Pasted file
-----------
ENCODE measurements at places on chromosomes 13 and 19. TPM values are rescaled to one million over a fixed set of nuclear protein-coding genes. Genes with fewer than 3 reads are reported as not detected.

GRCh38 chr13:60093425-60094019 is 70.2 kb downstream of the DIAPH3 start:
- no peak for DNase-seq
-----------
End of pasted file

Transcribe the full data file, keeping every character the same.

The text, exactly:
ENCODE measurements at places on chromosomes 13 and 19. TPM values are rescaled to one million over a fixed set of nuclear protein-coding genes. Genes with fewer than 3 reads are reported as not detected.

GRCh38 chr13:60093425-60094019 is 70.2 kb downstream of the DIAPH3 start:
- no peak for DNase-seq